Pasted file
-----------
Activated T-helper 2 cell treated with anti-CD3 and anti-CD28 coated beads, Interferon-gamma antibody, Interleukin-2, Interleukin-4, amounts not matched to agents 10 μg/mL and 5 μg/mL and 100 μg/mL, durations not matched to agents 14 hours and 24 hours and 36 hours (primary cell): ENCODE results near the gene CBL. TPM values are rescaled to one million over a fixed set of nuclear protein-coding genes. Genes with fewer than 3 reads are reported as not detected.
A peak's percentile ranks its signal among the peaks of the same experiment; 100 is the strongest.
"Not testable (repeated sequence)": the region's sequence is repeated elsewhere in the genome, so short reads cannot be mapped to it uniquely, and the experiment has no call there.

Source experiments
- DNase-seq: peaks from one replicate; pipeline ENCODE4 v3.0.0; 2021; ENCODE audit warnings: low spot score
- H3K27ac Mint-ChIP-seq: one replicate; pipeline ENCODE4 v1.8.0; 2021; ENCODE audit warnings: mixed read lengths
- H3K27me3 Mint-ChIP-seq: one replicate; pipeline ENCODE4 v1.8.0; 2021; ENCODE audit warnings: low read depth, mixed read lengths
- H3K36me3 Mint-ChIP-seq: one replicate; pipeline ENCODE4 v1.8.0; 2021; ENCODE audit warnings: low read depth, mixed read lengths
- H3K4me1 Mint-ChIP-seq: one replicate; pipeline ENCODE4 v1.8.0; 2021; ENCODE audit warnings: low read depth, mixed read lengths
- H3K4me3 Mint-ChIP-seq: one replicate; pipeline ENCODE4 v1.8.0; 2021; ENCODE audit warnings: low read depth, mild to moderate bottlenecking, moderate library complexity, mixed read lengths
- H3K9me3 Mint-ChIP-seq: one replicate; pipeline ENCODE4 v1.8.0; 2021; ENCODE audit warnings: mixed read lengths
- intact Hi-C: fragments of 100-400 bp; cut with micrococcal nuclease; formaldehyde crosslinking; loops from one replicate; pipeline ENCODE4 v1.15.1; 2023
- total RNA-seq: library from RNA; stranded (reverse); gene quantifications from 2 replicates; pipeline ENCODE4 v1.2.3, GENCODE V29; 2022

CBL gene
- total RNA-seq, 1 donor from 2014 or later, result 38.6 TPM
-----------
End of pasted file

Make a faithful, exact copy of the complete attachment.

Activated T-helper 2 cell treated with anti-CD3 and anti-CD28 coated beads, Interferon-gamma antibody, Interleukin-2, Interleukin-4, amounts not matched to agents 10 μg/mL and 5 μg/mL and 100 μg/mL, durations not matched to agents 14 hours and 24 hours and 36 hours (primary cell): ENCODE results near the gene CBL. TPM values are rescaled to one million over a fixed set of nuclear protein-coding genes. Genes with fewer than 3 reads are reported as not detected.
A peak's percentile ranks its signal among the peaks of the same experiment; 100 is the strongest.
"Not testable (repeated sequence)": the region's sequence is repeated elsewhere in the genome, so short reads cannot be mapped to it uniquely, and the experiment has no call there.

Source experiments
- DNase-seq: peaks from one replicate; pipeline ENCODE4 v3.0.0; 2021; ENCODE audit warnings: low spot score
- H3K27ac Mint-ChIP-seq: one replicate; pipeline ENCODE4 v1.8.0; 2021; ENCODE audit warnings: mixed read lengths
- H3K27me3 Mint-ChIP-seq: one replicate; pipeline ENCODE4 v1.8.0; 2021; ENCODE audit warnings: low read depth, mixed read lengths
- H3K36me3 Mint-ChIP-seq: one replicate; pipeline ENCODE4 v1.8.0; 2021; ENCODE audit warnings: low read depth, mixed read lengths
- H3K4me1 Mint-ChIP-seq: one replicate; pipeline ENCODE4 v1.8.0; 2021; ENCODE audit warnings: low read depth, mixed read lengths
- H3K4me3 Mint-ChIP-seq: one replicate; pipeline ENCODE4 v1.8.0; 2021; ENCODE audit warnings: low read depth, mild to moderate bottlenecking, moderate library complexity, mixed read lengths
- H3K9me3 Mint-ChIP-seq: one replicate; pipeline ENCODE4 v1.8.0; 2021; ENCODE audit warnings: mixed read lengths
- intact Hi-C: fragments of 100-400 bp; cut with micrococcal nuclease; formaldehyde crosslinking; loops from one replicate; pipeline ENCODE4 v1.15.1; 2023
- total RNA-seq: library from RNA; stranded (reverse); gene quantifications from 2 replicates; pipeline ENCODE4 v1.2.3, GENCODE V29; 2022

CBL gene
- total RNA-seq, 1 donor from 2014 or later, result 38.6 TPM